One of the ways that a faith that is full, alive, and vital will manifest itself is in what the Scripture refers to as repentance.
(I’ve borrowed significantly from J.W. McGarvey on the first three points).
1. Repentance is more than being sorry about your sins. In 2 Corinthians 7, Paul is discussing an earlier letter he wrote to the Corinthians. The letter had brought them sorrow but Paul does not regret that. In fact, he is glad because their sorrow led to repentance (v. 9). He tells them that while some sorrow leads to death, “godly sorrow brings repentance,” (v. 10). Sorrow then is not the same thing as repentance, but the right kind of sorrow is a precursor of repentance.
2. Repentance is not a change of life. It was John, seasoned by the wilderness and confronting a generation of wayward Israelites, who told his audience to, “Produce fruit in keeping with repentance,” (Luke 3:8). Just as godly sorrow precedes and leads to repentance, behavior changed for the better is something that follows repentance.
3. Repentance is a change of mind. As the Hebrew writer is encouraging us to pursue holiness (wholeness) in 12:14ff of his letter, he points to the negative example of Esau. Esau had no appreciation for the spiritual, going as far as selling his birthright for a single meal. He later deeply regretted this and asked Isaac to change his mind, but he wouldn’t (Genesis 27). The phrase, “change his mind” (v. 17), is from the same word, metanoia, that is translated “repentance” in 2 Corinthians 7. This same interchange occurs in Matthew 21:29,32, where once again the same word is translated as “changed his mind” (v. 29) and “repented” (v. 32).
4. Repentance is a change of mind, caused by godly sorrow, that leads to a change of life. Again, 2 Corinthians 7 is helpful where Paul discusses what happened when the Christians at Corinth experienced sorrow leading to repentance. He writes in verse 11, “See what this godly sorrow has produced in you: what earnestness, what eagerness to clear yourselves, what indignation, what alarm, what longing, what concern, what readiness to see justice done.” I think the terms he uses here (earnestness, eagerness to clear yourselves, indignation, alarm, longing, concern, readiness to see justice done), aid us in understanding what’s involved in the process of a mind change for God.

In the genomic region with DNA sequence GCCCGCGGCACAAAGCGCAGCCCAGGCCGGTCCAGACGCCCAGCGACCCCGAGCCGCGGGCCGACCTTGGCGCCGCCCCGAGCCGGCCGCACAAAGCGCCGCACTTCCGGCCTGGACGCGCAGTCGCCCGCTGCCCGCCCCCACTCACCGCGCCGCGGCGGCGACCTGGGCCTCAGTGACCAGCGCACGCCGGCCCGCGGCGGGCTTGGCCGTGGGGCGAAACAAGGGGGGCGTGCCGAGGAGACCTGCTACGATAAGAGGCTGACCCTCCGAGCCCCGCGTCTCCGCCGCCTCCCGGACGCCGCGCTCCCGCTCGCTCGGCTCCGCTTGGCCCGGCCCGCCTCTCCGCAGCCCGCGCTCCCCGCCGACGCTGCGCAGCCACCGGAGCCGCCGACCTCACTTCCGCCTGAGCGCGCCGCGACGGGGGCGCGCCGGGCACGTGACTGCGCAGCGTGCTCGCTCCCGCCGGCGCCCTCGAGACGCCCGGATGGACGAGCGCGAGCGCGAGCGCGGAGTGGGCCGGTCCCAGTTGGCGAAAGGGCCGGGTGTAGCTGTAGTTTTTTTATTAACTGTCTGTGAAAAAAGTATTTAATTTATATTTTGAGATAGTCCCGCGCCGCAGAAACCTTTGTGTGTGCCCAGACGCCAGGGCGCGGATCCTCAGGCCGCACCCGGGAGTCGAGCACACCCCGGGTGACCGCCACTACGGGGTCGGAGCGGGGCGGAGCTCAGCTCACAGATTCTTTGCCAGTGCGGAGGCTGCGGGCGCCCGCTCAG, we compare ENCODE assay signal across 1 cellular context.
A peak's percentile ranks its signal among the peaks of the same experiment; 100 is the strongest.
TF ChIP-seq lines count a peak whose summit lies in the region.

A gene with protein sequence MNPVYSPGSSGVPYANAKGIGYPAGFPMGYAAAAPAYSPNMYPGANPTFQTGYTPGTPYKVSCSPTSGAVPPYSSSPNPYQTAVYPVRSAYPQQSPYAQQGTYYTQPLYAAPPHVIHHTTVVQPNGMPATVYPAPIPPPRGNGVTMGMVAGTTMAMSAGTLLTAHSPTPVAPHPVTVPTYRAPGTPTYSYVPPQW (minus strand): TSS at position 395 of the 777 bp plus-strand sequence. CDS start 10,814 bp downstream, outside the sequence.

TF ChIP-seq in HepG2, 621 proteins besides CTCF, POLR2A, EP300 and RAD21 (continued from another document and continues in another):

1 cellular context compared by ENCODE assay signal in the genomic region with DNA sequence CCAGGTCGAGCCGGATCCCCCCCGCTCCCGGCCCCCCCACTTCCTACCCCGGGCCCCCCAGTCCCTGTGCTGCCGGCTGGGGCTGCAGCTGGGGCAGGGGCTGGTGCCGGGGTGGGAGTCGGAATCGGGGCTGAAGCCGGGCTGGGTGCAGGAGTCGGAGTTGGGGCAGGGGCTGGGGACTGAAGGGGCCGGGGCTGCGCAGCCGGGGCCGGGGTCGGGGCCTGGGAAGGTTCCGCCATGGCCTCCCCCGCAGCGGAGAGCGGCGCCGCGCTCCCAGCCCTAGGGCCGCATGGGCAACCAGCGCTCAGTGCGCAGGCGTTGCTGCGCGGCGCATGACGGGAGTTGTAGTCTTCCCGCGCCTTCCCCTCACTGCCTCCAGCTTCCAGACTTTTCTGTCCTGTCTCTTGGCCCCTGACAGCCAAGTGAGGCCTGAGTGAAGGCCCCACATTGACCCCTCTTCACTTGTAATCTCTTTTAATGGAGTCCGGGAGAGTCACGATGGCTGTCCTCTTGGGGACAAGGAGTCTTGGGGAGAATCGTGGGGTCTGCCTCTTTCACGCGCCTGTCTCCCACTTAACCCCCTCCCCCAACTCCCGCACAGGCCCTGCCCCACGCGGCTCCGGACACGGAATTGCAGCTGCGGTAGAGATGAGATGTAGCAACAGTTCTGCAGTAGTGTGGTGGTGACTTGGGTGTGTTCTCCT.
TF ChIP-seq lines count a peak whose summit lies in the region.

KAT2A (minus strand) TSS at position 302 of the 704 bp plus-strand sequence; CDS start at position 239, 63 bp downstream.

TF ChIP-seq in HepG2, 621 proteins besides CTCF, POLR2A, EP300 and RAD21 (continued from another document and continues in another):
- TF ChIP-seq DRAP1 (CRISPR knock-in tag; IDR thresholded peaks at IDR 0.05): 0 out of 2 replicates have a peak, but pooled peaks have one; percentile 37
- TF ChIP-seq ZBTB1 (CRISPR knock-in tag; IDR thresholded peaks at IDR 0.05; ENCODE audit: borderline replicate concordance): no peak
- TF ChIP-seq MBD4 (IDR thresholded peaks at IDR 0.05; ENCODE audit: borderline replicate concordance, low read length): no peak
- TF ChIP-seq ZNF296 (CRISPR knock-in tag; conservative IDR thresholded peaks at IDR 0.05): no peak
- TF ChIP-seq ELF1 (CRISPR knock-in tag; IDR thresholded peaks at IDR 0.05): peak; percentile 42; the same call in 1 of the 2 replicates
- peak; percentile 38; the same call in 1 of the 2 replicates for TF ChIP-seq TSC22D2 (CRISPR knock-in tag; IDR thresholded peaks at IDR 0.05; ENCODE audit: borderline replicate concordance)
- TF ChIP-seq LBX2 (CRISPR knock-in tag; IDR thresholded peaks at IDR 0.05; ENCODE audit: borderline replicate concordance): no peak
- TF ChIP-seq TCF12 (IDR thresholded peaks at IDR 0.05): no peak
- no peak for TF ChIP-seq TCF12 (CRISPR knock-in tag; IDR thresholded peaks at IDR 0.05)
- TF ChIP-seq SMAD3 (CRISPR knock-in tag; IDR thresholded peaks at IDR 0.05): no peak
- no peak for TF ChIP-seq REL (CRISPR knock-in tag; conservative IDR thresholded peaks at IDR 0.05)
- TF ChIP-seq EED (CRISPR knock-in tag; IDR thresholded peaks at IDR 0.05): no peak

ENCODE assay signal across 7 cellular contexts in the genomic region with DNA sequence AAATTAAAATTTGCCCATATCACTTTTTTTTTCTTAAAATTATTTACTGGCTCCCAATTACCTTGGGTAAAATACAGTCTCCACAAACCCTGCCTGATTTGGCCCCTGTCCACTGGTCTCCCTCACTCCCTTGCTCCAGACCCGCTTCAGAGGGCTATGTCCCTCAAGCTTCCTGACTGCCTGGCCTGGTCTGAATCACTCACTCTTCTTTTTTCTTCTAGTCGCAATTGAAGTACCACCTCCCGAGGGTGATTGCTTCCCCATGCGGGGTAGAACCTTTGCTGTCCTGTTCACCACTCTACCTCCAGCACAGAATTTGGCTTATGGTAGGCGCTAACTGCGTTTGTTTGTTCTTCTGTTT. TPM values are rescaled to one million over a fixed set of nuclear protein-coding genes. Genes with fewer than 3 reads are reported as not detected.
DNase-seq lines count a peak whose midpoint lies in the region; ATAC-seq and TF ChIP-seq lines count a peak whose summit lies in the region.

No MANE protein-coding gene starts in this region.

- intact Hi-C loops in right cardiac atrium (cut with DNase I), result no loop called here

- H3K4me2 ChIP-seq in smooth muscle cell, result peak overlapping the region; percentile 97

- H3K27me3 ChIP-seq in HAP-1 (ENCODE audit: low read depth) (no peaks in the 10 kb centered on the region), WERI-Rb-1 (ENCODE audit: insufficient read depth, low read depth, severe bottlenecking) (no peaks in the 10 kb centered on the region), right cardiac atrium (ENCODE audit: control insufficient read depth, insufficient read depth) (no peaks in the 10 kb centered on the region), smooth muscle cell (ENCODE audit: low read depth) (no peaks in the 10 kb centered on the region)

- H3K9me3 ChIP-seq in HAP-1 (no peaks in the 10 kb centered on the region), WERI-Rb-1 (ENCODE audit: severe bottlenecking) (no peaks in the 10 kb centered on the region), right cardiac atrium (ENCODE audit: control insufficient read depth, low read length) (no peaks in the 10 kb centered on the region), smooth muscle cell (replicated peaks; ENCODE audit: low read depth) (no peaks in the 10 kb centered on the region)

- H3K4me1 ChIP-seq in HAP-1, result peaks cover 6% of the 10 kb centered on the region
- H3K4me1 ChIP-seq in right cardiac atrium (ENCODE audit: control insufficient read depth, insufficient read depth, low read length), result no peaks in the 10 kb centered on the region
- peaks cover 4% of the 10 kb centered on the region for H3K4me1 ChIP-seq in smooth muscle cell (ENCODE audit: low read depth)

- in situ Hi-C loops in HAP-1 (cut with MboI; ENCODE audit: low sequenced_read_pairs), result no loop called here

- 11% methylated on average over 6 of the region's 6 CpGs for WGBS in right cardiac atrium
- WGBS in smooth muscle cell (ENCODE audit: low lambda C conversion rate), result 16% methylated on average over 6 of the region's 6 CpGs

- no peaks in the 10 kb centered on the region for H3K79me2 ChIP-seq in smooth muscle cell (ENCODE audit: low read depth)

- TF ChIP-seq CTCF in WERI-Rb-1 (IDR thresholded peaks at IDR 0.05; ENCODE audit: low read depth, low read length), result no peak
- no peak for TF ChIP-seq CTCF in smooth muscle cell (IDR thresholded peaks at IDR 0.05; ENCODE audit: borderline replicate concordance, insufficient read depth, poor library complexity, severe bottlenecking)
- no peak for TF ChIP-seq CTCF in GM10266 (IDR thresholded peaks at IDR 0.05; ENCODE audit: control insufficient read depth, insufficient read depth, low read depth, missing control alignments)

5. Repentance is a change of mind involving the Lordship of Jesus Christ. Repentance is more than a general resolution to do good, it must embrace Jesus if it’s to be biblical and Christian. Peter declares to his audience on Pentecost (Acts 2),that God has made the Jesus they crucified both “Lord and Christ” (v. 36). When he tells his audience to repent (v. 38), it is with this in view. Entrance into the kingdom of God cannot come without dethroning self and enthroning Jesus. “If anyone would come after me, he must deny himself and take up his cross daily and follow me,” (Luke 9:23). Repentance is when, through God’s prompting, we make the decision to stop living for self and start living for God.
6. Confession is when we verbalize that change. Romans 10:9-10 says:
That if you confess with your mouth, “Jesus is Lord,”
and believe in your heart that God raised him from the
dead, you will be saved. For it is with your heart that you
believe and are justified, and it is with your mouth that you
confess and are saved.
To confess Jesus as Lord is to not only acknowledge who He is, it is also to recognize the relationship that we are committing to—we’re accepting Him as the sovereign master of our lives (see Luke 6:46; Matthew 7:21).
7. Repentance (and confession) are states we enter, not isolated acts we perform. Initially, we repent when we change our mind about Jesus being Lord of our life – we didn’t accept Him as sovereign before but then we do. But it begins rather than ends with this decision. Because Jesus is our Lord, we change our mind about ourselves. We become open to all changes that need to be made in our life. Thus, we live in a state of repentance (see 1 John 1:8-10).8. It will help to keep in mind that repentance is rooted in both grace and faith.
While repentance is the toughest thing we’ll ever do (because it deals with putting self to death), we must avoid thinking of it in terms of just gritting our teeth and getting on with it (though we’re tempted).
How should we think of repentance then? We should remember that it is a grace based act of faith. It is sharing the yoke of Jesus.
“Come to me, all you who are weary and burdened, and I will give you rest. Take my yoke upon you and learn from me, for I am gentle and humble in heart, and you will find rest for your souls. For my yoke is easy and my burden is light,” (Matthew 11:28-30)
Christ calls us to take His yoke. Repentance is no solitary undertaking it—is joint participation with God in opening our lives to Him. It is the hardest work we’ll ever do but we do absolutely none of it by ourselves!